Lover's Prayer (2000)


This Independent Foreign Film is a difficult one to review since its classification seems irregular. Lover's Prayer (also known by the alternate title All Forgotten) is based on two short stories by individual Russian authors, and much of the story is brought to the screen as though we were reading the tale. The stories do combine but one falls to the sidelines as the other, stronger plot takes control. As a result, there are many loose ends and unidentified reasons behind the production itself. From a purely visual standpoint, the film is exquisite, with an excellent cast, gorgeous countryside and stunning costuming.


The film plays like a romantic piece of poetry, beautiful even while dealing with some surprisingly dark and sinister elements. Essentially it is the tale of a boy's journey to manhood, and the first time he "fell in love." Vladamir (Nick Stahl) is on the brink of manhood, raised under the domineering control of his wealthy parents. His future is in a political career or some established office in the law, as dictated by his overly aggressive mother. But the summer is to be spent in the countryside, where he may indulge in the last of his freedom before leaving for college. Life is uneventful until new neighbors assume the manor across the lane. Bygone royalty, Princess Zasychin's husband has died, leaving her with a title but very little money. They rely on friends of influence, the charity of others, and the charm of her beautiful daughter Zinaida (Kirsten Dunst) in order to gain favor in society. Vladamir is enthralled with Zinaida, along with many other young men in the parish. She is beautiful, controlling, spoiled, and wonderful.


Able to twist any man around her finger (and having among those willing a poet, a count, a commander, and numerous other hopeful suitors), Zinaida seems to have an affection for him as well -- but in a humoring, childish esteem. "You are my Page," she tells him. "You must follow me everywhere!" But her enthralling personality seems to change over the following weeks. She loses her good humor and patience, and becomes more condescending and harsh on her would-be lovers. Vladamir is convinced something beyond "mere bad health" is amiss, and in his investigations discovers a horrifying secret which will threaten his happy life forever, and bring his beautiful fairytale princess to ruin. In addition to this main plot there runs another story concerning one of the surfs on the estate. Mashenka is an unhappily married young wife whose husband is off serving in the wars. Betrothed to him "against her will," she finds herself falling in love with a local stableman in Vladamir's father's employment.


Though they do conduct an affair, her lover insists it be broken off and repented of when her husband returns from battle. This plot seems to end rather abruptly with the final confession, leaving us to draw our own conclusions as to what happened with the fateful lovers. It proves to be merely one of the unexplained plots in Lover's Prayer, which shows us many things but never manages to give the reasoning behind all of them. It's not badly written, but seems incomplete. I would have appreciated some follow-up, though Russian writers are not esteemed for completeness in their novels. The finest thing about this film is its performances. Kirsten Dunst is enthralling as the beautiful but devious Zinaida, who has many secrets and in the end comes to repentance for her flaws. Not only is Kirsten utterly ravishing in the period costumes, but there's a sensual sort of power she holds over the camera. I've have the pleasure of observing her in numerous films, and this is by far her finest achievement, deserving of an Oscar. There's also a fine supporting cast involving Julie Walters, Nicholas Rowe, Nathaniel Parker, and Geraldine James. The costuming is utterly beautiful, the cinematography interesting, and the story interesting, though not without its moral flaws. For being a PG13 film, the story has only mild language and brief violence.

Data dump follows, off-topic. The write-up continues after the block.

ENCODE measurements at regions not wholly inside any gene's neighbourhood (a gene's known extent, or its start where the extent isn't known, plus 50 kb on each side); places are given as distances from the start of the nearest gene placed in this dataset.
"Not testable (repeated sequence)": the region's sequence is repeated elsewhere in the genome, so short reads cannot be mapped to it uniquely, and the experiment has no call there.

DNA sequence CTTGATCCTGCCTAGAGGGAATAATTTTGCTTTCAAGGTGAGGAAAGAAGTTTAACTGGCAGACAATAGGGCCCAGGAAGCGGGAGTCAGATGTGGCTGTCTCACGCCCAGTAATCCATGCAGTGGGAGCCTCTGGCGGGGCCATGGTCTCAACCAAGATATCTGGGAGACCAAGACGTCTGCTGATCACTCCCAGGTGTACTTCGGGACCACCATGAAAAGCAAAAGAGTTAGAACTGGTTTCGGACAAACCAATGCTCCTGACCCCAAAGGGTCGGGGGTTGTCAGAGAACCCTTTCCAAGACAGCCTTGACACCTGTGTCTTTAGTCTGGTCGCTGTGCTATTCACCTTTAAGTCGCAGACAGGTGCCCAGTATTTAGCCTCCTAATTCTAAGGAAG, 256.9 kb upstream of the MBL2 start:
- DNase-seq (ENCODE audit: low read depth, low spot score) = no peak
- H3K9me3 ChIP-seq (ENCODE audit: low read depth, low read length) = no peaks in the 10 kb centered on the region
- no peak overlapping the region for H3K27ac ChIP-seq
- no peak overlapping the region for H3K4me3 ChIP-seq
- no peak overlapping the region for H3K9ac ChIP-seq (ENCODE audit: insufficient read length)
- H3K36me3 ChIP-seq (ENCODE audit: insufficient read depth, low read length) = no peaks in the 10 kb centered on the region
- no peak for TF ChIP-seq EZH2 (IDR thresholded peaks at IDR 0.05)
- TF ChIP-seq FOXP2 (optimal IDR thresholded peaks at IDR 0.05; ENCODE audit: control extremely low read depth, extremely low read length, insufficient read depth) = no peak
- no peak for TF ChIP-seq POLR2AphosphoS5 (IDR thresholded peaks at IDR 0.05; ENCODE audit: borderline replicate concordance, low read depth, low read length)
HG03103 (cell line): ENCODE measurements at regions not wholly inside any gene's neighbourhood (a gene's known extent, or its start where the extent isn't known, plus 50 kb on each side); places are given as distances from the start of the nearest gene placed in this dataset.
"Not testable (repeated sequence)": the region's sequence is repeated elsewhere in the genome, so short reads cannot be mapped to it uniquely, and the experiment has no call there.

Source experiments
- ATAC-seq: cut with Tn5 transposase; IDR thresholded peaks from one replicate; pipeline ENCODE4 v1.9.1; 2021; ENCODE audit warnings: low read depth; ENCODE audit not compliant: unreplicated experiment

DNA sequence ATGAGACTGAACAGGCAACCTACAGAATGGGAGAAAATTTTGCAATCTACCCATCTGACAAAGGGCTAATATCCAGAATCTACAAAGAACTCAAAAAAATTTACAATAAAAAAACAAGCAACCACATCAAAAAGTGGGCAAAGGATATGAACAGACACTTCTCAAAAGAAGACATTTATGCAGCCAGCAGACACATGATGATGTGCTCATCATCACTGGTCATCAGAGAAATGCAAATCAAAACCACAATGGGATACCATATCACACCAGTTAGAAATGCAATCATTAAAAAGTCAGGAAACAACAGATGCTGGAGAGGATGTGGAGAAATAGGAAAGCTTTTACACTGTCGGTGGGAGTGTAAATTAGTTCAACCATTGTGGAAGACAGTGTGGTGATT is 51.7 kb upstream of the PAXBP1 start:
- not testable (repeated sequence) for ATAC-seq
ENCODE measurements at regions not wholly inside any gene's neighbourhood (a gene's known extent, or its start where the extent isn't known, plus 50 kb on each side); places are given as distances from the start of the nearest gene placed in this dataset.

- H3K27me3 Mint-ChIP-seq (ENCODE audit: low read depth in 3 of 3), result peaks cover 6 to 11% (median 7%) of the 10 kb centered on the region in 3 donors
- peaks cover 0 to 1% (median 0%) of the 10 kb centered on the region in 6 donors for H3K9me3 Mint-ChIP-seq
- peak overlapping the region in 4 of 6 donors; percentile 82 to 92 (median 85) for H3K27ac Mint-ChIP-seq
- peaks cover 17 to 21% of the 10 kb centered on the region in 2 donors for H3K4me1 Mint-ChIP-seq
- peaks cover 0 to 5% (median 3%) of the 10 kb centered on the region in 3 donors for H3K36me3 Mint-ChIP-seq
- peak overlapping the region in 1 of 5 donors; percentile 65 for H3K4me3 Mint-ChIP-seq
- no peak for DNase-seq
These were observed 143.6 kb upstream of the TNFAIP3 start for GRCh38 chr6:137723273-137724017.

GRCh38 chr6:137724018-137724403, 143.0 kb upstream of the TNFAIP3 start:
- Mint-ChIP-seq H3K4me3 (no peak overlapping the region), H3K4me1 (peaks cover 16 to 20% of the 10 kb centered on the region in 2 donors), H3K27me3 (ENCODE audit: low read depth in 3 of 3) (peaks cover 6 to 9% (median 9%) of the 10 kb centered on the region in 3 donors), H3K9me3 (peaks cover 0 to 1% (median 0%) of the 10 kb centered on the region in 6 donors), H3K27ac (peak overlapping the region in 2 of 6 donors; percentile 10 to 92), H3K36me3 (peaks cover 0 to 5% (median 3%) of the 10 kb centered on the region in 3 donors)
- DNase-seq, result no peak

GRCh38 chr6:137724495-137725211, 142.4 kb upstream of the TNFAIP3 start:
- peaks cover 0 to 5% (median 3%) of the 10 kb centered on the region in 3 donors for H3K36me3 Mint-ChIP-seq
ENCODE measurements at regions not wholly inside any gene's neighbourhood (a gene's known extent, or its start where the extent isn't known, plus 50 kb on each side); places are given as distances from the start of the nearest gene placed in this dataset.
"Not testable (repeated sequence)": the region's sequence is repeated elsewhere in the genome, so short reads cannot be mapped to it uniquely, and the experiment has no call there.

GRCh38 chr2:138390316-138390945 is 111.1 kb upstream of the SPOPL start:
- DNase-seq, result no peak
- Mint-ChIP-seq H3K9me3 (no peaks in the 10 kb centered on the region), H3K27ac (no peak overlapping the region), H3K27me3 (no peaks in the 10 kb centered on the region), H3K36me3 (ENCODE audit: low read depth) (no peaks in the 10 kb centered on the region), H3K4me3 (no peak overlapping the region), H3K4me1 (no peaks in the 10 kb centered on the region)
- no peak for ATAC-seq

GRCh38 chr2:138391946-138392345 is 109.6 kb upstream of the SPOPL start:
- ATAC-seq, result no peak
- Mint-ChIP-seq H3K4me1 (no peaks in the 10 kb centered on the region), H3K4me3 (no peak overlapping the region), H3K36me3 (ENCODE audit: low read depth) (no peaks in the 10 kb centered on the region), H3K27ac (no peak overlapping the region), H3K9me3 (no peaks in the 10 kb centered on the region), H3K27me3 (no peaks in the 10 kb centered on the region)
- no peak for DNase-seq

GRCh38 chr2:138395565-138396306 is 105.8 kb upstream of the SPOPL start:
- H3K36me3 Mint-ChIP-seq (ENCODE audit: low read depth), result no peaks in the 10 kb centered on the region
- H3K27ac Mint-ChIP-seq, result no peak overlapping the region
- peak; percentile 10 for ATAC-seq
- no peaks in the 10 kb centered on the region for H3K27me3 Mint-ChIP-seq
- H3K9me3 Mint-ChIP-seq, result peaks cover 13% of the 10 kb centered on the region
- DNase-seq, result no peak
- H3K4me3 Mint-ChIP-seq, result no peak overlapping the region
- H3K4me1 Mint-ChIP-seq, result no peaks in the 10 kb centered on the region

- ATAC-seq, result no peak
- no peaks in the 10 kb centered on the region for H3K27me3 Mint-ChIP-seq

Where visual content fails to come into play, things are still heavily implied. At the risk of giving away spoilers, Zinaida turns out to be carrying on an affair with a much older, married man. There is also the adulterous subplot between the surfs, who confess their sin before the woman's husband and presumably break off their affair. Along with Vladamir, we witness Zinaida through a window as she takes precautions against pregnancy (by standing over a steaming pot), before her lover hurries out across the garden. Prostitutes are seen in the background of one scene. Zinaida encourages a woman to "strip" and go skinny dipping, to prove the pond is safe for her own use. They only get as far as undressing down to their petticoats. Language is mild, with the exception of one Christ, and a quarrel between the adulterous man and his wife in which they shout over "the whore" and his being a "b*stard." He turns on her and slaps her to the ground, but is prevented from abusing her further.


There are also conflicting religious ideals in this film; while being predominately Catholic, the characters resort to "last-minute" confession of their sins, but also indulge in silly rituals to "cleanse" them of flaws. The movie is disturbing on an intellectual level because of the turn it takes, and by engaging in moral relativism. Are they right or wrong? It seems to be up to the audience to decide, and this kind of uncertainty is dangerous. They're likable while being immoral, and in the end the narrator concludes that he would not have given up that summer for anything... even though it ruined four lives in the process.

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